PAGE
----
Trauma X-ray - Axial skeleton
Sacrum and Pelvis

Key points

  • If there is one pelvic fracture - look for another fracture, or disruption of the pubic symphysis or sacroiliac joints
  • Carefully check the arcuate lines of the sacrum

Anatomy

The bony pelvis comprises the two hemi-pelvis bones which are bound anteriorly at the pubic symphysis and posteriorly at the sacroiliac joints.

As with other anatomical bone rings if a fracture is seen in one place a careful check should be made for a second fracture, or for disruption of the pubic symphysis or sacroiliac joints.

Pelvis anatomy - Normal AP

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Pelvis anatomy - Normal AP

  • The 2 hemi-pelvis bones and the sacrum form a bone ring bound posteriorly by the sacroiliac joints and anteriorly by the pubic symphysis
  • Each obturator foramen is also formed by a ring of bone

Hemi-pelvis anatomy - Normal AP

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Hemi-pelvis anatomy - Normal AP

  • Each hemi-pelvis bone comprises 3 bones - the ilium (white), pubis (orange) and ischium (blue)
  • The 3 bones fuse to form the acetabulum - the pelvic portion of the hip joint
  • ASIS = Anterior Superior Iliac Spine = attachment site for sartorius muscle
  • AIIS = Anterior Inferior Iliac Spine = attachment site for rectus femoris muscle

Pubic ramus fracture

Fractures seen in the superior or inferior pubic ramus are usually accompanied by another fracture of the other ramus on the same side. These are very common fractures in the elderly.

Pubic ramus fracture

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Pubic ramus fracture

  • The obturator ring is incomplete on the right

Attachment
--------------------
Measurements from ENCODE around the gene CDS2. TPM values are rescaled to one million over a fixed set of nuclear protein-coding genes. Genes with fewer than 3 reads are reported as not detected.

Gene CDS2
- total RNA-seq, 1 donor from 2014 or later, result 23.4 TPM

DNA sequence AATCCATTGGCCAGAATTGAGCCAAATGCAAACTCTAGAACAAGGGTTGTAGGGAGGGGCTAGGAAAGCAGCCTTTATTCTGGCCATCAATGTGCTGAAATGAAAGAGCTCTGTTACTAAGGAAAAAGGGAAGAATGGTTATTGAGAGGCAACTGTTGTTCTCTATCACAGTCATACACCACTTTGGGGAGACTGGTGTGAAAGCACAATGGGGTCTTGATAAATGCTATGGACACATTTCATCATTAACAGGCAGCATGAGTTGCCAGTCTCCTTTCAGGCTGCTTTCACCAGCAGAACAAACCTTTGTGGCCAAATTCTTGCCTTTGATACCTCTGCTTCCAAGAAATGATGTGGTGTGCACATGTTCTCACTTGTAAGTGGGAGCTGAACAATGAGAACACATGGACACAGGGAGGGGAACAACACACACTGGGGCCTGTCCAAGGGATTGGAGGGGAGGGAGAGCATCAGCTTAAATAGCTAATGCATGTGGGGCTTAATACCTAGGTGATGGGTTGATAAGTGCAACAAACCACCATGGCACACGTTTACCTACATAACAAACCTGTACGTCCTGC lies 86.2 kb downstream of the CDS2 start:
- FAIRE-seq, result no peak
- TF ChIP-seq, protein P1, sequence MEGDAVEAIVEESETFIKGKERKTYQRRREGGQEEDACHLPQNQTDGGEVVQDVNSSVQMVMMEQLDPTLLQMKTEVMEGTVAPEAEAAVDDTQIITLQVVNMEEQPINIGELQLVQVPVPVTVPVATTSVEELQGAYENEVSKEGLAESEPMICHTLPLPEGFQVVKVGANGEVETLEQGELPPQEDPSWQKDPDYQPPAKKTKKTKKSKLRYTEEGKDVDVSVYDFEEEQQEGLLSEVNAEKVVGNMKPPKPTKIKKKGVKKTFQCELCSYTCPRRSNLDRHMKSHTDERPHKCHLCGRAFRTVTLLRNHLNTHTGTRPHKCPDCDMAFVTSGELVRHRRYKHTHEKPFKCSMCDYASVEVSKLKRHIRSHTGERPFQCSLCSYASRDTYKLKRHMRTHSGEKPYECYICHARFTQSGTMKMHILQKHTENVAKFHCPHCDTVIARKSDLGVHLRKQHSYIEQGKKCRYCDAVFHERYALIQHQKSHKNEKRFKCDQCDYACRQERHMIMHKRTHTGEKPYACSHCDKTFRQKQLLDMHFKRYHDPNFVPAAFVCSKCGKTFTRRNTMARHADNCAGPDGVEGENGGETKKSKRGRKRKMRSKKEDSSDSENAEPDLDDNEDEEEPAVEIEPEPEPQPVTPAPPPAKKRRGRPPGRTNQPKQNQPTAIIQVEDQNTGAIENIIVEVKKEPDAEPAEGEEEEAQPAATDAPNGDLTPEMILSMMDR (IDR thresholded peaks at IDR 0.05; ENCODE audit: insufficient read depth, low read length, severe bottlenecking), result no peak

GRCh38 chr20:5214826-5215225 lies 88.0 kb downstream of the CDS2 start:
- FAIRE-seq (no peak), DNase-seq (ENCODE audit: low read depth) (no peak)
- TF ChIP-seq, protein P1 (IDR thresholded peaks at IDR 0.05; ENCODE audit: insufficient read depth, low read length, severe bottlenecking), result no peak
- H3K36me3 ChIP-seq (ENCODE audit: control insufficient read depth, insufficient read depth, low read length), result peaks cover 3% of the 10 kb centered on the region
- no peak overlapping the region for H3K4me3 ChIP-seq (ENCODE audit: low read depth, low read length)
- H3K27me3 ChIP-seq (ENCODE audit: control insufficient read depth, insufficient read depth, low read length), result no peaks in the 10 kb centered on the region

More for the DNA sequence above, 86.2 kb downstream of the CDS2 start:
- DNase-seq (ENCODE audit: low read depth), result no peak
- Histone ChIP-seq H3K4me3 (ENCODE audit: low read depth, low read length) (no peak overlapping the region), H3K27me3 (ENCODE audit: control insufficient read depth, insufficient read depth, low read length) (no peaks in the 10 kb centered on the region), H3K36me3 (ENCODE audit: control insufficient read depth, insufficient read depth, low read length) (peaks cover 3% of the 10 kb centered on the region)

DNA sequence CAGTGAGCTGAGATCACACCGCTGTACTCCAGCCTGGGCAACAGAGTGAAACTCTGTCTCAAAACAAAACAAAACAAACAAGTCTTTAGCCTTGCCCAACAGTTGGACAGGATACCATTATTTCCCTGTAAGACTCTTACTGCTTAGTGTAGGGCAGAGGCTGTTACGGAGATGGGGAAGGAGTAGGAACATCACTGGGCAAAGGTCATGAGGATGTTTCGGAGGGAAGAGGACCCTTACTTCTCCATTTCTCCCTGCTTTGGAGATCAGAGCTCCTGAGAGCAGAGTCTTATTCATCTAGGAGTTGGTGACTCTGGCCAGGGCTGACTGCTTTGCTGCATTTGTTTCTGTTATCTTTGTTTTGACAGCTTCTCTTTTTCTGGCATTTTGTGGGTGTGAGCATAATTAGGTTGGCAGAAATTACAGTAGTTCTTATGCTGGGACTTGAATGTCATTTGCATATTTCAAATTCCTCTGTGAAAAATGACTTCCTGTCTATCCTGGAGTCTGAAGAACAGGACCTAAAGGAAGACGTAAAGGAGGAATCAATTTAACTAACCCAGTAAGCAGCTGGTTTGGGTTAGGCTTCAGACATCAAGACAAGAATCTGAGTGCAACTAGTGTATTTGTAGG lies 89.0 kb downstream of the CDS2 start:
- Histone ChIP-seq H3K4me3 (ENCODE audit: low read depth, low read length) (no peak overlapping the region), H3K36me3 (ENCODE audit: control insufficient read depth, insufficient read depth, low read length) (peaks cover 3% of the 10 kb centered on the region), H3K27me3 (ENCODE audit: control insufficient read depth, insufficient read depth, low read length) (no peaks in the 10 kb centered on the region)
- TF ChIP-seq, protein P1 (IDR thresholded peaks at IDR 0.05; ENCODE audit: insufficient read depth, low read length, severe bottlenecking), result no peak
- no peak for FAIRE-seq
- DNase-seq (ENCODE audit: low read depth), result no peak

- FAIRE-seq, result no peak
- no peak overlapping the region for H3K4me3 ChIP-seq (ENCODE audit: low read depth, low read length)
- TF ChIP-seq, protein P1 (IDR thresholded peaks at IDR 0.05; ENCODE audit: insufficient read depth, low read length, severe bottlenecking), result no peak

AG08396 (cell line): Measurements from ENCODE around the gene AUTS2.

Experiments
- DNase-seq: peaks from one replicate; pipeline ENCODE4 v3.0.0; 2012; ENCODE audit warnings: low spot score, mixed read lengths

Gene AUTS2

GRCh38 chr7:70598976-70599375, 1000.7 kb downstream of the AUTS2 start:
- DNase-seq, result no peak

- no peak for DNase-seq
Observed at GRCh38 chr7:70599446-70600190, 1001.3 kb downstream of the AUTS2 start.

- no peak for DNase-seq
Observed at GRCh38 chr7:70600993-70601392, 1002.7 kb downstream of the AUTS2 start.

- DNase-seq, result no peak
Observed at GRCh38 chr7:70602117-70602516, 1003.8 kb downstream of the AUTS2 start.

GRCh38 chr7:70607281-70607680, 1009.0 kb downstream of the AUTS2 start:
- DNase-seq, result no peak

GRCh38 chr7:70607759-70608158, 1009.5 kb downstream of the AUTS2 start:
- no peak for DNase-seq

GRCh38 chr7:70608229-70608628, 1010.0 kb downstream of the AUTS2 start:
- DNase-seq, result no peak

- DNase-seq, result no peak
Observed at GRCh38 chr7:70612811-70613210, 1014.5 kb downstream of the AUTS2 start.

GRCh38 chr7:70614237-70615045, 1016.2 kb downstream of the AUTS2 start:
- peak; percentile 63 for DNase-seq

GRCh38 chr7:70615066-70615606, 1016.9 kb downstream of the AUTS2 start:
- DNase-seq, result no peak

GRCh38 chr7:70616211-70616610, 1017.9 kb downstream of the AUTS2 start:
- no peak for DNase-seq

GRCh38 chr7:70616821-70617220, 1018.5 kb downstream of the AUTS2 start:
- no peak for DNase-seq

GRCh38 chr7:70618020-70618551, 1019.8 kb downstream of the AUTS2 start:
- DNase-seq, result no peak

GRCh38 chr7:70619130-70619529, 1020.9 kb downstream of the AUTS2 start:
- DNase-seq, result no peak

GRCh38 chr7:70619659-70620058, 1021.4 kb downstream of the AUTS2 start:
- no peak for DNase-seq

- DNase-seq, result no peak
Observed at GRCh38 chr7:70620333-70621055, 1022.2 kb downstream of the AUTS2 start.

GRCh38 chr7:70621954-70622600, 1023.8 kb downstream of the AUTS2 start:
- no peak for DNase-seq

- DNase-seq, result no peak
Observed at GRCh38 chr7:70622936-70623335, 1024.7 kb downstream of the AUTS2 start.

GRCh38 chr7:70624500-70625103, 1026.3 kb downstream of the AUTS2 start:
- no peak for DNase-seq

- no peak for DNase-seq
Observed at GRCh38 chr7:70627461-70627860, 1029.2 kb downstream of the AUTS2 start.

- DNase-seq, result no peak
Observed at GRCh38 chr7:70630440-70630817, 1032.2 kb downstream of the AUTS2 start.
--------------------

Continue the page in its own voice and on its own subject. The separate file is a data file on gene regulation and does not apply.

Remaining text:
• A fracture passes through the superior and inferior pubic rami
  • Compare with the normal left side

Pelvic fractures

Fractures to the pelvis are highly variable in appearance depending on the mechanism and force of injury. Careful examination of the cortical surfaces of the bony rings will reveal most fractures.

The extent of injury is often underestimated on plain radiographs.

Acetabular fracture

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Acetabular fracture

  • A tiny step in the cortical edge of the pelvic ring reveals a fracture which passes into the acetabulum
  • The fracture passes to the obturator ring and then through the inferior pubic ramus

Pelvis diastasis

High force injury to the bony pelvis may result in "diastasis" (separation) at the pubic symphysis or a sacroiliac joint.

Pelvis diastasis

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Pelvis diastasis

  • Both the pubic symphysis and the right sacroiliac joint are widened
  • There is complete separation of the right hemi-pelvis from the axial skeleton

Avulsion injuries

In young athletically active individuals avulsion injuries may occur, most frequently at the ASIS, and occasionally at the AIIS.

ASIS avulsion fracture

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ASIS avulsion fracture

  • A small fragment of bone has detached from the pelvis
  • All or part of the sartorius tendon origin will be attached to the bone fragment
  • Note the normal appearance of the unfused iliac crest apophysis in this male teenager

Sacral injuries

Fractures of the sacrum may be isolated or accompany pelvis fractures. They are easily missed unless a specific check of the arcuate lines is made on every pelvic X-ray.

Pelvis anatomy - Sacrum - Normal AP

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Pelvis anatomy - Sacrum - Normal AP

  • The sacrum and the iliac bones overlap to form the sacroiliac joints
  • The arcuate lines of the sacrum are the roofs of the sacral exit foramina which carry the sacral nerve roots

Sacral fracture- AP pelvis

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Sacral fracture- AP pelvis

  • Loss of the smooth arcuate lines is a sign of sacral fracture

Page author: Salisbury NHS Foundation Trust UK (Read bio)

Last reviewed: February 2016